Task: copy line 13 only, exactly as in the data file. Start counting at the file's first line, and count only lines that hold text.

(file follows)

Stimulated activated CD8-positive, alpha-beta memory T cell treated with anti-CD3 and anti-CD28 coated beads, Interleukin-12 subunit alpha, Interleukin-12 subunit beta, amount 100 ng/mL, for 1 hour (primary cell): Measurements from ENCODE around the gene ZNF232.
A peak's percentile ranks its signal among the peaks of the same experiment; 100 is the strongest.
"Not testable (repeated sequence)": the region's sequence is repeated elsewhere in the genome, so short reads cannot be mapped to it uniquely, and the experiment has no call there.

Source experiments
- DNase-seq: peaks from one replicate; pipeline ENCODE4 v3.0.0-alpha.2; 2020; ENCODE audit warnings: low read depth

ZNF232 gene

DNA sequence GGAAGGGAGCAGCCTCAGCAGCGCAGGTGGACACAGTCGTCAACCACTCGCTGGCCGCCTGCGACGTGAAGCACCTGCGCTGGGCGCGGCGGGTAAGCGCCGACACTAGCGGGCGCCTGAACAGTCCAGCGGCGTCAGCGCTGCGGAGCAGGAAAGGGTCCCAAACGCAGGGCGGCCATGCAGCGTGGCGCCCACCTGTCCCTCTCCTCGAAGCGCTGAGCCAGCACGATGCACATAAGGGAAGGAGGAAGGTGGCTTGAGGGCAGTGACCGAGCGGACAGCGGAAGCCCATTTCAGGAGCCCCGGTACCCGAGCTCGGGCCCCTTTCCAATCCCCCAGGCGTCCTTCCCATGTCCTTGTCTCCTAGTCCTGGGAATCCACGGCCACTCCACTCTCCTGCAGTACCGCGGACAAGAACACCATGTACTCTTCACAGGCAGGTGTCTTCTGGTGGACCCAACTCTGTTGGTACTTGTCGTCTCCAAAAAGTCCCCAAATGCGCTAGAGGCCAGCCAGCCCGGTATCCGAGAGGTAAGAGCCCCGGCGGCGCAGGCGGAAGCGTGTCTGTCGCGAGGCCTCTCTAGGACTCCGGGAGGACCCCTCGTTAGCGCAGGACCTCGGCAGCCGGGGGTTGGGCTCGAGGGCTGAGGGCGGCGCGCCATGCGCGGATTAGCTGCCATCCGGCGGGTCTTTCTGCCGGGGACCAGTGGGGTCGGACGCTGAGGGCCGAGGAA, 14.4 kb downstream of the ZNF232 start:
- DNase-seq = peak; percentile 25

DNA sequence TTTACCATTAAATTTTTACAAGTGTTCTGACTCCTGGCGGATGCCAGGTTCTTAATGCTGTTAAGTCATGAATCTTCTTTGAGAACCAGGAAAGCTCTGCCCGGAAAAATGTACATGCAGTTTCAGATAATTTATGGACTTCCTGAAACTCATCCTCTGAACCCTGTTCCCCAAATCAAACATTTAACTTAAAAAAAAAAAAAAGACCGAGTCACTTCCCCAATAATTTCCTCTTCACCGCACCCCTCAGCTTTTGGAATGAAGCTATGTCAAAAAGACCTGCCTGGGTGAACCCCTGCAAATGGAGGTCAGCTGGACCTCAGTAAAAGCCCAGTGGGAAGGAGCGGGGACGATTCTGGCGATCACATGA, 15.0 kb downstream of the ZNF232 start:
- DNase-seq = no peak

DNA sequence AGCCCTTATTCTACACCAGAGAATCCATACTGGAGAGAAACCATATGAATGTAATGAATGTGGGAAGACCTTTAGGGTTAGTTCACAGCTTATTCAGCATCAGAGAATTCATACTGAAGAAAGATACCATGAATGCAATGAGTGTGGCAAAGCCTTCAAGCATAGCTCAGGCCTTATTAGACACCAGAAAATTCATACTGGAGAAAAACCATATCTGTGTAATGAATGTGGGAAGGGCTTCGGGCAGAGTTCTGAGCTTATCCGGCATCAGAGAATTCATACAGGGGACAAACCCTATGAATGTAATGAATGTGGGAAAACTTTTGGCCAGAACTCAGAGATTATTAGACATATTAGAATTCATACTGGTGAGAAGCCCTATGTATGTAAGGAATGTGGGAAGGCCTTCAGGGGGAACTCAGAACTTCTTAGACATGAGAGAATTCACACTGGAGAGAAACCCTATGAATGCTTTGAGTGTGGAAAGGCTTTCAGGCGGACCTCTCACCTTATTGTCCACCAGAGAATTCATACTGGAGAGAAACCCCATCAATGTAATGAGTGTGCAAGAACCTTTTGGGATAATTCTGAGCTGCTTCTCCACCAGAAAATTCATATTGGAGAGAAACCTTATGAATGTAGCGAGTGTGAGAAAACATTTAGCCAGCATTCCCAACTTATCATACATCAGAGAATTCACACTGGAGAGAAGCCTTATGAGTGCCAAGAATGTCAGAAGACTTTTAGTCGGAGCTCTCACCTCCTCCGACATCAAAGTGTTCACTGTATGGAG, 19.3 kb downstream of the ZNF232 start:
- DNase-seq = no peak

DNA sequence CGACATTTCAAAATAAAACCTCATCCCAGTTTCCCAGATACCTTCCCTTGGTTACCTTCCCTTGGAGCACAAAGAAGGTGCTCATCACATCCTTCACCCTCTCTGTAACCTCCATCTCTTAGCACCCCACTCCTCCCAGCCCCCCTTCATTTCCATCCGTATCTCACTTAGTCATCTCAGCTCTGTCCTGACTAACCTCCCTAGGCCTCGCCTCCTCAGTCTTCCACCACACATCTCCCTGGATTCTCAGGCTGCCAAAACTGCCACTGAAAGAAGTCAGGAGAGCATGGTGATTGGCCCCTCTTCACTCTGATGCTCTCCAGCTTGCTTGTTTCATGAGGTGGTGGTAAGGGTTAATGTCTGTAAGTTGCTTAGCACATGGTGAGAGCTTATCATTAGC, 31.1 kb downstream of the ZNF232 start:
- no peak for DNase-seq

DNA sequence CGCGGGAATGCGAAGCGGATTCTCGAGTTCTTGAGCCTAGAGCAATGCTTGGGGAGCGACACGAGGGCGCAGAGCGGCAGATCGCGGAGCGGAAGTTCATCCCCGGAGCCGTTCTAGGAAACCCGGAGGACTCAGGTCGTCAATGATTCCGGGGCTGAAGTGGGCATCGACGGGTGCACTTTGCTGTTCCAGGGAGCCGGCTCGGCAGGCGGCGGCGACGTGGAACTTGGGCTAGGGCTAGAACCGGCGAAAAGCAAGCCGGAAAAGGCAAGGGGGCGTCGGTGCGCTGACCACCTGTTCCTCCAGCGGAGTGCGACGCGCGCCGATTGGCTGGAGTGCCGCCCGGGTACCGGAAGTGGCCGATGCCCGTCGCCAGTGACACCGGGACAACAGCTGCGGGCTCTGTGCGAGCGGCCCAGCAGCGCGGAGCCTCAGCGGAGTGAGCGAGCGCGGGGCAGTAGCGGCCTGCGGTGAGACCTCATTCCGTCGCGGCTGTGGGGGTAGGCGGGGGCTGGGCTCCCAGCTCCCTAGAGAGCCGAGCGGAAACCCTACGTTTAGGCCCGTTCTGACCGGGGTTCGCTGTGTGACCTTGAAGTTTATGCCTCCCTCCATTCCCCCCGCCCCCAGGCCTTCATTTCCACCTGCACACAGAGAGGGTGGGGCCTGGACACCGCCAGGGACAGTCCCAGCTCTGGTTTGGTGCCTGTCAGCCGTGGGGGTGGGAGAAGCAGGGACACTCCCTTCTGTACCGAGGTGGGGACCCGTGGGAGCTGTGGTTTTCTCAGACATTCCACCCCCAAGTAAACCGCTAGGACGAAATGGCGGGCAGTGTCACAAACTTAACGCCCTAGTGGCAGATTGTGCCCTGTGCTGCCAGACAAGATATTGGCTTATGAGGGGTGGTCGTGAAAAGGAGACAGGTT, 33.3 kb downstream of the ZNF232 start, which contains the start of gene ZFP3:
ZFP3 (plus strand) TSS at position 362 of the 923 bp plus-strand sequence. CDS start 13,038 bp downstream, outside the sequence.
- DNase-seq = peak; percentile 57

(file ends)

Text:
DNA sequence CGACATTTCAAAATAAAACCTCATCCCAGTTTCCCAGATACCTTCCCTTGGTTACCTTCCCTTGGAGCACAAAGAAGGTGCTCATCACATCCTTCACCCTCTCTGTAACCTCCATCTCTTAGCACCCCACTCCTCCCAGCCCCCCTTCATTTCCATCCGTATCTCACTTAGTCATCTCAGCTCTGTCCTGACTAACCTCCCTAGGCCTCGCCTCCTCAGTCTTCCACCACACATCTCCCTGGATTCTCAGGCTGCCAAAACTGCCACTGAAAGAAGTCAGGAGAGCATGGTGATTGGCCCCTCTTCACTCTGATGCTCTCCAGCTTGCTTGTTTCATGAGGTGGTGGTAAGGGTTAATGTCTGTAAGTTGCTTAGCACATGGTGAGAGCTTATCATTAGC, 31.1 kb downstream of the ZNF232 start: